Though it’s there, shadowing the characters, from the episode’s first sequence—in which Quinn (Rupert Friend) awakens, disoriented, in a wood-paneled bedroom, and pleads with Astrid (Nina Hoss) not to let him forget—I failed to see the subtext of “Imminent Risk” until the narrative had run its course, as Saul (Mandy Patinkin) and Carrie (Claire Danes) slip into patterns of Homeland seasons past. To see the latter reach for the bottle, or to hear the former’s interlocutor “send greetings from Sergeant Brody,” is to be reminded, as I wrote of “A Flash of Light,” that we’re in the midst of the series’ most self-conscious interlude: Not since Season Four’s “Redux,” in which Carrie hallucinates her former lover into being, has Homeland cast its foregoing narrative in such an unforgiving light. I say this as a way of admitting that “Imminent Risk,” on its face, is the season’s weakest entry, cheapened by its maudlin interest in Carrie’s home life; the “revelation” that Dar Adal (F. Murray Abraham) is pulling the strings, for instance, is predictable in the extreme. And yet, by the time I felt my skin crawl at Carrie’s downward spiral— “You lost a child,” she says to President-elect Keane (Elizabeth Marvel), finally crossing the line —I found myself wondering if “Imminent Risk” might, beneath the surface, be the season’s most ingenious, laced with intimations of unshakable regret.
Reading the episode as a return to an earlier constellation of plot points and character traits—Carrie coming undone, Saul collaborating with Javadi (Shaun Toub), Adal playing Quinn’s frailties like a fiddle—reframes the “risk” of the title, that which Carrie poses to her daughter, as the result of deeper, wider wounds; here, the personal and the political alike reflect histories that reach much further into the past than the latest internecine conflict or terrorist attack. This isn’t to say that the intervention of the Administration for Children’s Services (ACS) isn’t infuriating, even exploitative, a second-rate narrative device masquerading as an emotional one. Rather, it’s to suggest that Carrie’s wrangling with the ACS official (played with unnerving calm by Marin Hinkle) reflects the main thrust of “Imminent Risk,” and indeed the season entire, which is to underline Faulkner’s famed adage: “The past is never dead. It’s not even past.”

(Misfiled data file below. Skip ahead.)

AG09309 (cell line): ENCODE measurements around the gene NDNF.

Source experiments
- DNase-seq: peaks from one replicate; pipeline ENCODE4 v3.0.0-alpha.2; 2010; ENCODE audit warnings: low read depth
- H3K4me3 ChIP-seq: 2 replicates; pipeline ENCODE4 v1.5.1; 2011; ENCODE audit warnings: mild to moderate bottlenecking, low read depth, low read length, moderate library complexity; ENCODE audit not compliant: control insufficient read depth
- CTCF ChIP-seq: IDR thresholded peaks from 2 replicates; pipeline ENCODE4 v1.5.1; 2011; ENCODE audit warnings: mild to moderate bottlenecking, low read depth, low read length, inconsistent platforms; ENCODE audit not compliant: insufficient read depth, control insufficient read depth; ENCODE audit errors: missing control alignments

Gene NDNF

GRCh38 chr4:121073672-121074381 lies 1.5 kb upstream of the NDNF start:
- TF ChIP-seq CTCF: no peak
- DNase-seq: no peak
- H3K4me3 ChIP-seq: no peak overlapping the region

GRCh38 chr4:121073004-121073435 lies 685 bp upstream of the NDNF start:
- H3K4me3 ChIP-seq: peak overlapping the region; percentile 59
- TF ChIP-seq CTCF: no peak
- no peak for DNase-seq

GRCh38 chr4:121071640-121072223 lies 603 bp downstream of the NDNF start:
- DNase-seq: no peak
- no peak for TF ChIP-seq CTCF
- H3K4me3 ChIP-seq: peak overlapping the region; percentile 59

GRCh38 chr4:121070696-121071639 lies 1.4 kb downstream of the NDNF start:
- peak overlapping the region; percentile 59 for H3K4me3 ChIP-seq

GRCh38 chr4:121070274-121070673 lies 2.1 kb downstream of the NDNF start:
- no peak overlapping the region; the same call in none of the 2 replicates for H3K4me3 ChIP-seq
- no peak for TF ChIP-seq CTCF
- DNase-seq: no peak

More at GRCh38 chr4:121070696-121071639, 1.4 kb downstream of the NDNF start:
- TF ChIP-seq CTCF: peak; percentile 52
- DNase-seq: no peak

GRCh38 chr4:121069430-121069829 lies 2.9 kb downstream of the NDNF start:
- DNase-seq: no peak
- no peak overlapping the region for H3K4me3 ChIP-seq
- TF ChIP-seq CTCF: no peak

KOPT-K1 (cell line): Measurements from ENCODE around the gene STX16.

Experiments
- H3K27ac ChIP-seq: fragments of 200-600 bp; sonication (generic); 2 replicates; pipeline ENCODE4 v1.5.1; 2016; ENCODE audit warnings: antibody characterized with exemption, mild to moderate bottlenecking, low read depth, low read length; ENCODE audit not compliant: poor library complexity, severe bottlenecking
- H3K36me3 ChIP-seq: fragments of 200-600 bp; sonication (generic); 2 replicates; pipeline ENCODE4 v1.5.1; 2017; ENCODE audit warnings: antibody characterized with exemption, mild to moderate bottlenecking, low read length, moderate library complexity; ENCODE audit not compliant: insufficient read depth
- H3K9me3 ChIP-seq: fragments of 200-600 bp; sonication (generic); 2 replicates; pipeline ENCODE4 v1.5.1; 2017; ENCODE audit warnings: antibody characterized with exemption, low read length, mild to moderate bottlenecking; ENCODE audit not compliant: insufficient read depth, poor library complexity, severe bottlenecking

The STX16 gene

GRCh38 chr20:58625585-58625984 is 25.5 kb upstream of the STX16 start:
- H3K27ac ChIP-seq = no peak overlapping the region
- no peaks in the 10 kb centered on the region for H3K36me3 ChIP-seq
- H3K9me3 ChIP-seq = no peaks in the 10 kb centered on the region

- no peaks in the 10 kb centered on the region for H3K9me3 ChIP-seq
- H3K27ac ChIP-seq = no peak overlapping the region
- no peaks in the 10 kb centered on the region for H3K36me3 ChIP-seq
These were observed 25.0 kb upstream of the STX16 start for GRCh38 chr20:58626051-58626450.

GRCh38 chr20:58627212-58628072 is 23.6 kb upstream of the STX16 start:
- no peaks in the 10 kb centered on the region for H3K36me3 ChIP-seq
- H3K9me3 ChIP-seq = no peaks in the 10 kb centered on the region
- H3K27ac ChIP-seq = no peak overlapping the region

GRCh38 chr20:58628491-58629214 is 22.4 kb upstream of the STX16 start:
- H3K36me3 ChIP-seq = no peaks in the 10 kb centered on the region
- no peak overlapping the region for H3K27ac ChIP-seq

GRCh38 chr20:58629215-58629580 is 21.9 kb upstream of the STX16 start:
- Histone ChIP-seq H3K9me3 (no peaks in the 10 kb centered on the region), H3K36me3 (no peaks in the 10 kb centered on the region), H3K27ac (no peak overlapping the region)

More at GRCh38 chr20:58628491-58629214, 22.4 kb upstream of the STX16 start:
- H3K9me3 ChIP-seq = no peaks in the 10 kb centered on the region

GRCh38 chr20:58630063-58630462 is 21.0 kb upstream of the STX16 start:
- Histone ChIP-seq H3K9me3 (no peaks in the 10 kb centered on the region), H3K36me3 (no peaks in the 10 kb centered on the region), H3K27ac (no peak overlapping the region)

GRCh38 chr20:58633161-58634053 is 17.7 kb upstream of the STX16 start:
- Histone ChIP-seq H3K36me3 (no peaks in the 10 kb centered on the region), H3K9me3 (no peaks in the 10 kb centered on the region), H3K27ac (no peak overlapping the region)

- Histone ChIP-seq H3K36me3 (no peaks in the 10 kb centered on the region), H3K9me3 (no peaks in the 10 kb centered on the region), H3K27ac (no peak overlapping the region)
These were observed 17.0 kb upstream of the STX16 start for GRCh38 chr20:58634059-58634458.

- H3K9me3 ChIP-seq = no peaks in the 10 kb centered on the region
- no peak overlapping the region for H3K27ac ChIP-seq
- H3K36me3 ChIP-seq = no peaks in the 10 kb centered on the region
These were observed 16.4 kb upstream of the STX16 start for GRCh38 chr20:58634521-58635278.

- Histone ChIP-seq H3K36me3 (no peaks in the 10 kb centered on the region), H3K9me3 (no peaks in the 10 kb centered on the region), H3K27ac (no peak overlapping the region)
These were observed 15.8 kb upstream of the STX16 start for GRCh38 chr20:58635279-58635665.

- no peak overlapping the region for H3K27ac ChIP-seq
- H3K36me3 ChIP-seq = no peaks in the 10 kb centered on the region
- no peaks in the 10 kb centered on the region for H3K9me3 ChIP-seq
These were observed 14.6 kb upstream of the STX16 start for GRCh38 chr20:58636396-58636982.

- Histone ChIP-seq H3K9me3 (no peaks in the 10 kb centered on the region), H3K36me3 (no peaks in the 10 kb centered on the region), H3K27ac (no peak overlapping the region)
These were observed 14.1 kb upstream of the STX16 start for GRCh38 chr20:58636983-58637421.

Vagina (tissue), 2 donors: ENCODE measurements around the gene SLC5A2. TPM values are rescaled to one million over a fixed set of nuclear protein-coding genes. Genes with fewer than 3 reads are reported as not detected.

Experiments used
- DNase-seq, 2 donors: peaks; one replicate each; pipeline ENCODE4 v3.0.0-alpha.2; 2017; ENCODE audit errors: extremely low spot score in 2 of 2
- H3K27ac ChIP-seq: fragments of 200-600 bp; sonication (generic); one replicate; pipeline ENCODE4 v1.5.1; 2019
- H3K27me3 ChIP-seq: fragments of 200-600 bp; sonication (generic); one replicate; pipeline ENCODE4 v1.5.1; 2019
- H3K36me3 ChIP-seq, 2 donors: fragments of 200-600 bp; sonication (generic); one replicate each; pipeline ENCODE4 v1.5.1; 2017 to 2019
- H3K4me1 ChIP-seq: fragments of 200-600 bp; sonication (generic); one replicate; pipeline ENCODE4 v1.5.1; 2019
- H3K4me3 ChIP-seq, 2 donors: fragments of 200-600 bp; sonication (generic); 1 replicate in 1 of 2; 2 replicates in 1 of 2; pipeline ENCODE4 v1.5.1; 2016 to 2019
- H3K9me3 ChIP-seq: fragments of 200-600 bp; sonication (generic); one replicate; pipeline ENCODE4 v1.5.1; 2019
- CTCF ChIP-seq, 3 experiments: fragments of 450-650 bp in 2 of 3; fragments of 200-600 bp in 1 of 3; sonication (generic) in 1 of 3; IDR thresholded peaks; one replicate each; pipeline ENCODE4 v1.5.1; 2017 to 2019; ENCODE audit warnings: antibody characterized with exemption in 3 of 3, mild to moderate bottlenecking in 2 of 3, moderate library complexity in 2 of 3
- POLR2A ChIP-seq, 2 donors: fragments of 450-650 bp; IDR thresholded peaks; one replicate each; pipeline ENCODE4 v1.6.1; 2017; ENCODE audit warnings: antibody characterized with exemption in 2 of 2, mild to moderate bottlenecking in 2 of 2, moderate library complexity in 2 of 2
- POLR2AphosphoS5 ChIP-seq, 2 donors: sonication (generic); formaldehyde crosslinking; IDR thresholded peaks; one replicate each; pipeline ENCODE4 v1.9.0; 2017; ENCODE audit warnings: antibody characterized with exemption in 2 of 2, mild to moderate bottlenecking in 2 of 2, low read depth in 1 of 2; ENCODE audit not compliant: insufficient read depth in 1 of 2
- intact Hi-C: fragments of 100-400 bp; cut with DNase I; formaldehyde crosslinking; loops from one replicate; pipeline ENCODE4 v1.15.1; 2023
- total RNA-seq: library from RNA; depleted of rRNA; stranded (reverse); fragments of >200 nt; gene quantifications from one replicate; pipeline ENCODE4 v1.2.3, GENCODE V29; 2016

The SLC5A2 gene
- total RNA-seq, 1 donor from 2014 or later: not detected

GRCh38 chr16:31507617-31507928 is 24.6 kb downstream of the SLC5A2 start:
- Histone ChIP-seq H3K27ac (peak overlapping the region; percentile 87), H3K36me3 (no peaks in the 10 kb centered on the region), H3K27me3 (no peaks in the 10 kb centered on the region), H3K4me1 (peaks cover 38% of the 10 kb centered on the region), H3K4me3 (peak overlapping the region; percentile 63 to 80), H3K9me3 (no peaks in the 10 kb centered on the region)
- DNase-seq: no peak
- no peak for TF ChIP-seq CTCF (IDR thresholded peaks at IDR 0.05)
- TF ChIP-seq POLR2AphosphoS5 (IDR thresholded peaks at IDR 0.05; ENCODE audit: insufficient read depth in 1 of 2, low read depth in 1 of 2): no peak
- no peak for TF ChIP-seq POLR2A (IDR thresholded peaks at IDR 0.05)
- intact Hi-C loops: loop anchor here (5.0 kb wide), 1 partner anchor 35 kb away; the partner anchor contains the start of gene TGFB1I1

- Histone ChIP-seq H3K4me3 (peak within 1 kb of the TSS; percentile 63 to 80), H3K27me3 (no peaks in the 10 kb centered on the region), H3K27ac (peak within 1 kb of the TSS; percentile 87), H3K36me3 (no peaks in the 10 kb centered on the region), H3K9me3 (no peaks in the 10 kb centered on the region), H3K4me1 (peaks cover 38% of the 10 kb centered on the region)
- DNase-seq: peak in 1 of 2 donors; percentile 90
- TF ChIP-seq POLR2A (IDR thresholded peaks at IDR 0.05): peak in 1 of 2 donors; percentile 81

Adal knows this. The pressure he applies to Carrie, Quinn and Saul stems, in each case, from earlier events, the scars from which remain visible, raw, months or years later. Homeland knows it, too: “Imminent Risk,” written by Ron Nyswaner and directed by Tucker Gates, contains a raft of allusions to the series’ own history, from the reference to Brody and Carrie’s “manic episode” to “the whole story” of Quinn’s injuries. (“You think she’s been taking care of you all these months out of love?” Adal says on the dock, manipulatively, tellingly, near the episode’s end. “Sounds a lot more like guilt, if you ask me.”) Saul’s “debrief”—or is it an interrogation?—calls to mind other exchanges, in other rooms; he’s been questioned by his own people before, in both Season Five and Season One. Carrie’s swift reversals, from incredulousness to rage to tearful pleading, reminded me of nothing so much as a long-ago conversation, one I wrote about in 2012: